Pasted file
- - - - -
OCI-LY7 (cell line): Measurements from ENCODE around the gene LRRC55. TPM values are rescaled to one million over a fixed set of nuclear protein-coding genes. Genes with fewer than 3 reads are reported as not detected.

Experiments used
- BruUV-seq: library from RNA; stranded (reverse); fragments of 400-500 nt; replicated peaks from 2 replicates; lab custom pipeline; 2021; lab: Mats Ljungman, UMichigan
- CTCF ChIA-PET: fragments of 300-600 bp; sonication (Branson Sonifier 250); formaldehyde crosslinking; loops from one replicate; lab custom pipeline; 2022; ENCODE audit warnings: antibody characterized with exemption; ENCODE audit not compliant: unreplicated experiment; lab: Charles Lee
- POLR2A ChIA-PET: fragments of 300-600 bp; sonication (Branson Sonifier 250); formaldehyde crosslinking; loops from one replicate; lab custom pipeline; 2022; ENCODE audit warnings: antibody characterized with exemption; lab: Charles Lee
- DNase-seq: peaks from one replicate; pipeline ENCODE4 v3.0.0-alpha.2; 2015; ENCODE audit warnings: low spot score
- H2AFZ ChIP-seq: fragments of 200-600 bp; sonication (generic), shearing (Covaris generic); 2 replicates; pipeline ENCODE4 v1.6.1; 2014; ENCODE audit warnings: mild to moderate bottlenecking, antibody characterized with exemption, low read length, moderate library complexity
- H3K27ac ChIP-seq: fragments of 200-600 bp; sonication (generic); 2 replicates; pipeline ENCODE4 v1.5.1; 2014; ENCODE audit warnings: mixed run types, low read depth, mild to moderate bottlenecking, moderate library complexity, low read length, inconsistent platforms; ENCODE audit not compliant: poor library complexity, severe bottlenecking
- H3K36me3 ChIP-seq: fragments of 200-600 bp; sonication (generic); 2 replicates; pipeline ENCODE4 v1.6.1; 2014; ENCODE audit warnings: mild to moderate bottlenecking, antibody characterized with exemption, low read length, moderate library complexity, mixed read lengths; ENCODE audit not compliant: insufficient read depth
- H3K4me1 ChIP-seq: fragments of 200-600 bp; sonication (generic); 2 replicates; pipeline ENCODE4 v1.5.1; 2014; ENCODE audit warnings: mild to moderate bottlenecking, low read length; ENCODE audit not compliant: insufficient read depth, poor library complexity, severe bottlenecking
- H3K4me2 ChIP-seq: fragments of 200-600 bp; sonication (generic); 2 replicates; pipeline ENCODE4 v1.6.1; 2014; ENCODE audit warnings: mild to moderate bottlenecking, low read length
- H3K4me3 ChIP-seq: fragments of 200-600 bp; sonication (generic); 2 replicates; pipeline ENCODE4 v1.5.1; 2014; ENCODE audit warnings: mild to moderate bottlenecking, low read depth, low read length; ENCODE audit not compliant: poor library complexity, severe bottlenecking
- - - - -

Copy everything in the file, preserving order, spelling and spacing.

OCI-LY7 (cell line): Measurements from ENCODE around the gene LRRC55. TPM values are rescaled to one million over a fixed set of nuclear protein-coding genes. Genes with fewer than 3 reads are reported as not detected.

Experiments used
- BruUV-seq: library from RNA; stranded (reverse); fragments of 400-500 nt; replicated peaks from 2 replicates; lab custom pipeline; 2021; lab: Mats Ljungman, UMichigan
- CTCF ChIA-PET: fragments of 300-600 bp; sonication (Branson Sonifier 250); formaldehyde crosslinking; loops from one replicate; lab custom pipeline; 2022; ENCODE audit warnings: antibody characterized with exemption; ENCODE audit not compliant: unreplicated experiment; lab: Charles Lee
- POLR2A ChIA-PET: fragments of 300-600 bp; sonication (Branson Sonifier 250); formaldehyde crosslinking; loops from one replicate; lab custom pipeline; 2022; ENCODE audit warnings: antibody characterized with exemption; lab: Charles Lee
- DNase-seq: peaks from one replicate; pipeline ENCODE4 v3.0.0-alpha.2; 2015; ENCODE audit warnings: low spot score
- H2AFZ ChIP-seq: fragments of 200-600 bp; sonication (generic), shearing (Covaris generic); 2 replicates; pipeline ENCODE4 v1.6.1; 2014; ENCODE audit warnings: mild to moderate bottlenecking, antibody characterized with exemption, low read length, moderate library complexity
- H3K27ac ChIP-seq: fragments of 200-600 bp; sonication (generic); 2 replicates; pipeline ENCODE4 v1.5.1; 2014; ENCODE audit warnings: mixed run types, low read depth, mild to moderate bottlenecking, moderate library complexity, low read length, inconsistent platforms; ENCODE audit not compliant: poor library complexity, severe bottlenecking
- H3K36me3 ChIP-seq: fragments of 200-600 bp; sonication (generic); 2 replicates; pipeline ENCODE4 v1.6.1; 2014; ENCODE audit warnings: mild to moderate bottlenecking, antibody characterized with exemption, low read length, moderate library complexity, mixed read lengths; ENCODE audit not compliant: insufficient read depth
- H3K4me1 ChIP-seq: fragments of 200-600 bp; sonication (generic); 2 replicates; pipeline ENCODE4 v1.5.1; 2014; ENCODE audit warnings: mild to moderate bottlenecking, low read length; ENCODE audit not compliant: insufficient read depth, poor library complexity, severe bottlenecking
- H3K4me2 ChIP-seq: fragments of 200-600 bp; sonication (generic); 2 replicates; pipeline ENCODE4 v1.6.1; 2014; ENCODE audit warnings: mild to moderate bottlenecking, low read length
- H3K4me3 ChIP-seq: fragments of 200-600 bp; sonication (generic); 2 replicates; pipeline ENCODE4 v1.5.1; 2014; ENCODE audit warnings: mild to moderate bottlenecking, low read depth, low read length; ENCODE audit not compliant: poor library complexity, severe bottlenecking